History of Indian Stamps

India got independence on 15th August of 1947 assured in a new era in the history of the country but philatelist had to wait another 98 days for the release of India’s most commemorate stamp on 21st of November 1947.

First stamp

The Postal Telegraph Department however came out with a large Kashi postmarked with the slogan “Jai hind” for the occasion and letters mailed that the major post offices of the country were cancelled with this post mark.

The India’s first commemorative stamp features the Lion capital of Ashoka which had one set on the top of a column of Sarnath near Varanasi. The lion capital has since been around at the state emblem of India the denomination of the stamp was one and a half annas and an inspiration of “Jai hind” in Hindi was also depicted in the stamps.

Other stamps

Actually three stamps were planned to release at the time of Independence. The rest two stamps were released in the 15th of December 1947 with the three and a half annas stamp with portray of the national flag in tricolor Saffron on the top, white in the middle and green in the bottom.

The twelve annas stamp depicts an aircraft a symbol of the modern age. These stamps also have inscription “Jai hind” in hindi, they are also known are Jai Hind stamps.

The stamps were printed offset lithography. As the three and a half annas stamp was printed in three colors in three steps because difference in inking at different stages, because specimens having the top of the flag in deep orange or pale orange and the lower part in pale green and deep green were coming across.

Woman of steel

India in the early 1800s was a place of riot, extortion and was trapped under the unsympathetic British rule. Being one of the richest country for spices and hard earned labour, the Indians not living under royalty were suppressed under the British rulers, even leading to the death of many. In times that hold importance of freedom, a young woman in her teens made a decision to change the world from wrong doings and eradicate the biased rule of another country over India. Rani Lakshmi Bai, a soul filled with patriotism and love for the country, stood up and fought with all her will to sustain a free Hindustan.

The Queen of Jhansi was born on 18th November 1828 in Varanasi. Since her childhood she was trained and taught to be a warrior and an independent woman to live on freely and to dream of an ‘Azaad’ Bharat. She was educated not only in her native languages but in English as a foreign language. Her maiden name was Manikarnika, which later after her marriage was known as Rani Lakshmi Bai. Manikarnika lost her mother at a young age and her responsibility entirely fell upon her Father, Moropant Tambe. He trained her for becoming the best version of herself by teaching her the importance of martial arts, horse riding, sword fighting, as well as shooting.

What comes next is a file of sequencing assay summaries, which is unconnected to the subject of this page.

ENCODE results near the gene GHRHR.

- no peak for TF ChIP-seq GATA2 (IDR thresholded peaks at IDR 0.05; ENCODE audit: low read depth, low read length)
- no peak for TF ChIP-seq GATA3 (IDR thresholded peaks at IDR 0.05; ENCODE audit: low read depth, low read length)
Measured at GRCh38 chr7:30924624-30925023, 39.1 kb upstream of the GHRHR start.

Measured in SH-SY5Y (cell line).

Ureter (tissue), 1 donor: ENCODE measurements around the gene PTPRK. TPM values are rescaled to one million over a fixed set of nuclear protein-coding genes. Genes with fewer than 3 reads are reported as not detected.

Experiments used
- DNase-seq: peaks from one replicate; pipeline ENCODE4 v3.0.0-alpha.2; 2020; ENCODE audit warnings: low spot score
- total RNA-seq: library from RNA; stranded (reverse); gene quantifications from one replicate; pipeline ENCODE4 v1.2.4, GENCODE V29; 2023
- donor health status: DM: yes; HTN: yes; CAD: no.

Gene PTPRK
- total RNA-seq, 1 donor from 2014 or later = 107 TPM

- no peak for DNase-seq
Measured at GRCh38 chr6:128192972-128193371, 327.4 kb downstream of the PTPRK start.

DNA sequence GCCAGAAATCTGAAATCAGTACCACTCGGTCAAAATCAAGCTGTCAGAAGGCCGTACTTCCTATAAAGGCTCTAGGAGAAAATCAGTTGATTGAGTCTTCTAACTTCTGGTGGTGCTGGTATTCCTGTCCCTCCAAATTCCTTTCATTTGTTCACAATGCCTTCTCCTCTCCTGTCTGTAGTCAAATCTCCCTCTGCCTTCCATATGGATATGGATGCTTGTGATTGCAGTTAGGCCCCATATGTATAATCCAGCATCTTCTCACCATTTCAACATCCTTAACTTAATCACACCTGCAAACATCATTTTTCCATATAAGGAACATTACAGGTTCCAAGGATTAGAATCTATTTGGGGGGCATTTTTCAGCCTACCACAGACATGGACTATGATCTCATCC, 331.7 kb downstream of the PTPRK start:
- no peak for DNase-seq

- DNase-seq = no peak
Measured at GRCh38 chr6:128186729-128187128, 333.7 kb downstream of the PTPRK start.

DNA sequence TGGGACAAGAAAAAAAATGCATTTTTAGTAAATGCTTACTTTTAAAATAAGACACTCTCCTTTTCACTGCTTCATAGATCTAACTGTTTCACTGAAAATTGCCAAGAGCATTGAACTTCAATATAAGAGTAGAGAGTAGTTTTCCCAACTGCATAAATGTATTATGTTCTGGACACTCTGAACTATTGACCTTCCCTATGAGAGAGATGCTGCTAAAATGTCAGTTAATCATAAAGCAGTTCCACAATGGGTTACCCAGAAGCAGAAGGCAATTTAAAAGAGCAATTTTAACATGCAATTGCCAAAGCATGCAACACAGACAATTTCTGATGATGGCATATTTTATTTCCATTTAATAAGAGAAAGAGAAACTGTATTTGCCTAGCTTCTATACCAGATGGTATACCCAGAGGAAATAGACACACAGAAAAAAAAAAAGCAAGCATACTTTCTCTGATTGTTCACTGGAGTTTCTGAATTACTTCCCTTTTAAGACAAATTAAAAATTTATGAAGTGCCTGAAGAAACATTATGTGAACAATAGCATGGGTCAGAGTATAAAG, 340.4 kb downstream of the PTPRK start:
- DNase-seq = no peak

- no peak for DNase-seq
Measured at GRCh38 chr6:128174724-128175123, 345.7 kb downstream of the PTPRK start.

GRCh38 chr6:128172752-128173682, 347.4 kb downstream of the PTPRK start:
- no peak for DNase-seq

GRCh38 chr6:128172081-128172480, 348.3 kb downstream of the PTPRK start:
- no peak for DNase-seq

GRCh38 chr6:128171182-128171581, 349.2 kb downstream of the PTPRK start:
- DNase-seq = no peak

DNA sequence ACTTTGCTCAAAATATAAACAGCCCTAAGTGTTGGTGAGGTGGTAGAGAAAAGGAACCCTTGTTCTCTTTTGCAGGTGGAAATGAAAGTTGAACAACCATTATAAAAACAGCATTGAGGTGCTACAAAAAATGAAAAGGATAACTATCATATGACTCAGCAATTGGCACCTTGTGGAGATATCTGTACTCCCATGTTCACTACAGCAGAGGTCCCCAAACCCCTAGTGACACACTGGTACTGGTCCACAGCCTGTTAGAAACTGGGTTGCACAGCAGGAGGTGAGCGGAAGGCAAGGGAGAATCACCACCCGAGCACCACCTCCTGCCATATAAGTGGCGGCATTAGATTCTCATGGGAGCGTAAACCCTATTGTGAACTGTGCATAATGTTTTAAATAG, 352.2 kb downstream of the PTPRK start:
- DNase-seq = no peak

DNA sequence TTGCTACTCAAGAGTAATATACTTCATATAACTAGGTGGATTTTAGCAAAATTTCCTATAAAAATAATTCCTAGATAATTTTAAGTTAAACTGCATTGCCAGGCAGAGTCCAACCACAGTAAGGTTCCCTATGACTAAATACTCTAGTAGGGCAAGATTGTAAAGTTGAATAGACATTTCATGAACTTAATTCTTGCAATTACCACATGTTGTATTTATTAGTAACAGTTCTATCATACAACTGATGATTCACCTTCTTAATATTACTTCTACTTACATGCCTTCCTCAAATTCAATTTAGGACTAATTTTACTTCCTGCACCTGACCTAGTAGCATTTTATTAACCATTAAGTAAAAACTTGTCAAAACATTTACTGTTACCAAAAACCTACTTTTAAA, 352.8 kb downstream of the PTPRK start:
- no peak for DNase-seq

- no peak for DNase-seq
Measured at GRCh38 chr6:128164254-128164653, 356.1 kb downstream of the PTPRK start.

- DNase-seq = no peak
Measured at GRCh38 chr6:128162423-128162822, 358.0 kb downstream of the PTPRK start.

In the year 1842, Manikarnika married the King of Jhansi, Raja Gangadhar Rao Newalkar. On getting married into Jhansi, she was given the title of Rani Lakshmi Bai as a token of respect and honour to the new Queen of Jhansi. Being the Queen of Jhansi, Rani Lakshmi Bai couldn’t tolerate the cruelty of the British on poor Indians and setting them under their foot, to make a division between the elite and the common people of Jhansi. Crime and injustice against the people of Jhansi increased day by day, with the growth in death, either due to murder or suicide.

In the year 1851, Rani Lakshmi Bai gave birth to her son but within the period of four months, she lost him to illness. Thereafter, along with her husband, she decided to adopt a son for the future of Jhansi, for an heir to follow his father’s footsteps as Raja Gangadhar Rao was falling sick by every increasing day. Leading to this, in the year 1853, the Raja and Rani adopted a boy, Damodar Rao. Later in the year, Raja Gangadhar Rao Newalkar passed away and set the journey for Rani Lakshmi Bai to sit in his throne and lead Jhansi to its glorious future.

The British wanted Jhansi under their rule completely, and a woman ruling the kingdom only boosted their ego and insecurities. Rani Lakshmi Bai got a notice by one of the British officer, Major Ellis to evacuate and handover Jhansi to the British. Infuriated by this act, Rani Lakshmi Bai said her famous words, “Meri Jhansi Nahi Dungi.” With this spirit, she fought for the freedom of Jhansi and ripped it off of the British rule.

The battle for freedom and survival started three years after with a huge massacre on the palace of Jhansi in the midst of the night, in order to capture the Queen as commanded by Sir Hugh Rose. Lakshmi Bai and her soldiers fought bravely against the surprised attack. As Jhansi was attacked terribly, the Queen of Jhansi, tied her son to her back and rode on a horse till she reached Kelpi. The Peshwa understood the situation and helped her with an army of her own. This was a stepping stone for all the woman inspired and taught by Rani Lakshmi Bai for a better world and a brighter future. With the upcoming war, woman were made warriors to fight against the injustice caused by the British.

On the day of the battle, Rani Lakshmi Bai fought with fire in her veins and courage in her blood. She fought till her last breath and created history by burning herself on the battle field so no Englishmen could touch her even after death. Rani Lakshmi Bai, a true warrior Queen inspired millions across the country and even today she lights the hearts of every woman who have to fight their own battles of bravery and sacrifice. As it is rightfully said, “Khoob ladi Mardani, Jhansi ki Rani”.